The new regulations include a three-strikes-and-you’re-out rule. Schools must demonstrate that their educational services lead to “gainful employment” and show that 35 percent of their students are paying down their loans by at least $1 a year. If schools don’t meet the requirements three years in a row, they’ll lose eligibility for federal funding.

Many lawmakers oppose the regulations.

The House Education Committee approved a measure, sponsored by Rep. Virginia Foxx, R-N.C., the chairman of the committee’s Higher Education panel, aimed at weakening certain aspects of the new regulations.

Other Republicans, including Sen. Richard Burr of North Carolina, boycotted Senate hearings and called them partisan shows.

“The fact is that more employment is achieved through for-profit institutions than not-for-profit institutions,” Burr said in an interview. “For-profit institutions are providing a great service, or they wouldn’t have a clientele.”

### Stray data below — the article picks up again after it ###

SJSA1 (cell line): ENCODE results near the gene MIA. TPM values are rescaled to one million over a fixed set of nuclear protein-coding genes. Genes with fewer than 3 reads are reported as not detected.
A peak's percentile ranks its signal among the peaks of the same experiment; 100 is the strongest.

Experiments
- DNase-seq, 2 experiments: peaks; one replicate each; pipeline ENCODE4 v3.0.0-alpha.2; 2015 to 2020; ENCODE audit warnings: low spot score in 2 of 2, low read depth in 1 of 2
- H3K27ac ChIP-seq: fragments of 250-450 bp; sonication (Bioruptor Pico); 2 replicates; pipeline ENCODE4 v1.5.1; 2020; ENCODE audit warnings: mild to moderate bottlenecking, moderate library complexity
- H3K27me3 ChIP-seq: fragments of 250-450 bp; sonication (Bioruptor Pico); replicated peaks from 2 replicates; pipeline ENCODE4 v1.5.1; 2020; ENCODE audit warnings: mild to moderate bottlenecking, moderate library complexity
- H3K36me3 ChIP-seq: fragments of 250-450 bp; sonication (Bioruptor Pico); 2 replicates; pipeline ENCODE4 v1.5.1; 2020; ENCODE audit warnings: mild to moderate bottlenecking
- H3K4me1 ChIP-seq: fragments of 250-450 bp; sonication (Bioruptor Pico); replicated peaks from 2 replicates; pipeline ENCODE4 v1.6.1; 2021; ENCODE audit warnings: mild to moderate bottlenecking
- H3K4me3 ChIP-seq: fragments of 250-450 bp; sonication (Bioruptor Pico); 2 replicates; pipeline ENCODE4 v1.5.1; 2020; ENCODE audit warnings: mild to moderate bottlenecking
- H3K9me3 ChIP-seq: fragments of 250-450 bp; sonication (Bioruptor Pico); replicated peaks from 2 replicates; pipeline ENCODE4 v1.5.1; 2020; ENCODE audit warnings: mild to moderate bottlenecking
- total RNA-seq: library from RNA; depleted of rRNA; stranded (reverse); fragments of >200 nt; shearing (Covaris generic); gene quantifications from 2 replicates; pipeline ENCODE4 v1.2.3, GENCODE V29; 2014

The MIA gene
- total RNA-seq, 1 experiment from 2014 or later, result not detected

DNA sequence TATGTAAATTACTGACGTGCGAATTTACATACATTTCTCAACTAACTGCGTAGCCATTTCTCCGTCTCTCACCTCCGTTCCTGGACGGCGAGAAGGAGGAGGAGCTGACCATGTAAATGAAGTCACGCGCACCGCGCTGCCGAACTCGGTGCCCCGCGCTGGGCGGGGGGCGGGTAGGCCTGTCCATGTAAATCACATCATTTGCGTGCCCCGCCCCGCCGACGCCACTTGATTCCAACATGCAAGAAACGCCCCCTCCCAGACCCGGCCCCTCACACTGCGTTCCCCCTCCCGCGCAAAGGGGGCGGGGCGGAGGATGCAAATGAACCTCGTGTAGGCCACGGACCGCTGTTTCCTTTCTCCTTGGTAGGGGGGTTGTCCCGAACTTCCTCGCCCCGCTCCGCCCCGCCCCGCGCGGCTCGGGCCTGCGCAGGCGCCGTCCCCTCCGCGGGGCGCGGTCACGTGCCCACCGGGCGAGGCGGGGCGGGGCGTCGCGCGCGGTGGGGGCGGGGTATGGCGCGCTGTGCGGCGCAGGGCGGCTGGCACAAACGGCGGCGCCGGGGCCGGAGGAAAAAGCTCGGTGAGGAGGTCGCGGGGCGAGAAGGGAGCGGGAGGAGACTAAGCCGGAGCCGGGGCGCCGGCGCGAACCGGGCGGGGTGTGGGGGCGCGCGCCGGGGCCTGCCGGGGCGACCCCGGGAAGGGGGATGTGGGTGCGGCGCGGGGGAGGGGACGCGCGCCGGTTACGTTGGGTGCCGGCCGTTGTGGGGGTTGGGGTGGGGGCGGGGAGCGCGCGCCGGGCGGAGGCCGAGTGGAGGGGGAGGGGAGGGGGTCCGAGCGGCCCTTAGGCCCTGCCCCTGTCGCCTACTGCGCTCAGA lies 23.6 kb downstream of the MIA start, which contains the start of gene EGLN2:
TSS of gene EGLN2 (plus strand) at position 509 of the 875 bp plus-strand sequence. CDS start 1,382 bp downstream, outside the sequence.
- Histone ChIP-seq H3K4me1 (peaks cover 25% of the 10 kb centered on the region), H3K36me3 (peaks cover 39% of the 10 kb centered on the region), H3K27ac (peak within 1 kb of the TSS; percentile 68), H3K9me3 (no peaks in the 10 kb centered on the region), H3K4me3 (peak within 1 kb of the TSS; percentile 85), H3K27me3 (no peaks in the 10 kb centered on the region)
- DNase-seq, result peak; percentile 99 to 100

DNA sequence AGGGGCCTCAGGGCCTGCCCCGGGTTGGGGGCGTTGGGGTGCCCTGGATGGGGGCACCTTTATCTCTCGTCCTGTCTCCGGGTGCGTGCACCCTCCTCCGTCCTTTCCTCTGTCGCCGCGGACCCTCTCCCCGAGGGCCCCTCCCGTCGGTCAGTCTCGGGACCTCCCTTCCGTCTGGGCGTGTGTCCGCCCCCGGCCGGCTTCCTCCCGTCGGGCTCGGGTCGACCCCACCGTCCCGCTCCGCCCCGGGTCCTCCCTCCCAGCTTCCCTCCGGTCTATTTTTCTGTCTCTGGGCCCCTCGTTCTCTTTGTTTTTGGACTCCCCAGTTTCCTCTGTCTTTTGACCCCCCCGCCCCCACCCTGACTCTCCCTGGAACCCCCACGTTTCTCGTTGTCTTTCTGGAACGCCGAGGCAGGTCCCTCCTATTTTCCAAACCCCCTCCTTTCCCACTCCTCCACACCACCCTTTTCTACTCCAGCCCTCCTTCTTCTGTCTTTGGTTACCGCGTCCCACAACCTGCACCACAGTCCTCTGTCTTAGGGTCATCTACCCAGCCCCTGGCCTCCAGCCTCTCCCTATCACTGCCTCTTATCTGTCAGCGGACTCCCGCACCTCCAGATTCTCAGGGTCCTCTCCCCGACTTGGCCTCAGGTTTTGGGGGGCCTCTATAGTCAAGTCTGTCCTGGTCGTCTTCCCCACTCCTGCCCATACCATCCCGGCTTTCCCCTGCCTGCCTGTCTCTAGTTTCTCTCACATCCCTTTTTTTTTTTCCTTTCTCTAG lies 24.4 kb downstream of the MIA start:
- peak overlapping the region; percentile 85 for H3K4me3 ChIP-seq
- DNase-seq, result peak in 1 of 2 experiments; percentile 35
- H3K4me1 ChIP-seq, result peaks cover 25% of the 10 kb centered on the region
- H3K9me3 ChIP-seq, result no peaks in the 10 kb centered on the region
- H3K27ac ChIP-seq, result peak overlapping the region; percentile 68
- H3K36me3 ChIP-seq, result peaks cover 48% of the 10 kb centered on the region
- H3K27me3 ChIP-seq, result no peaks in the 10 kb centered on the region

The new regulations also went up against a multimillion-dollar lobbying campaign by the industry, according to, a website maintained by the Center for Responsive Politics.

The Senate Education Committee hopes to add legislation, which is generally stronger and longer-lasting than regulatory protections.

At its fifth hearing on the subject last week, Sen. Tom Harkin, D-Iowa, said the regulations were “modest” and “better than nothing,” adding that for-profit college companies’ stocks boomed when the regulations came out.

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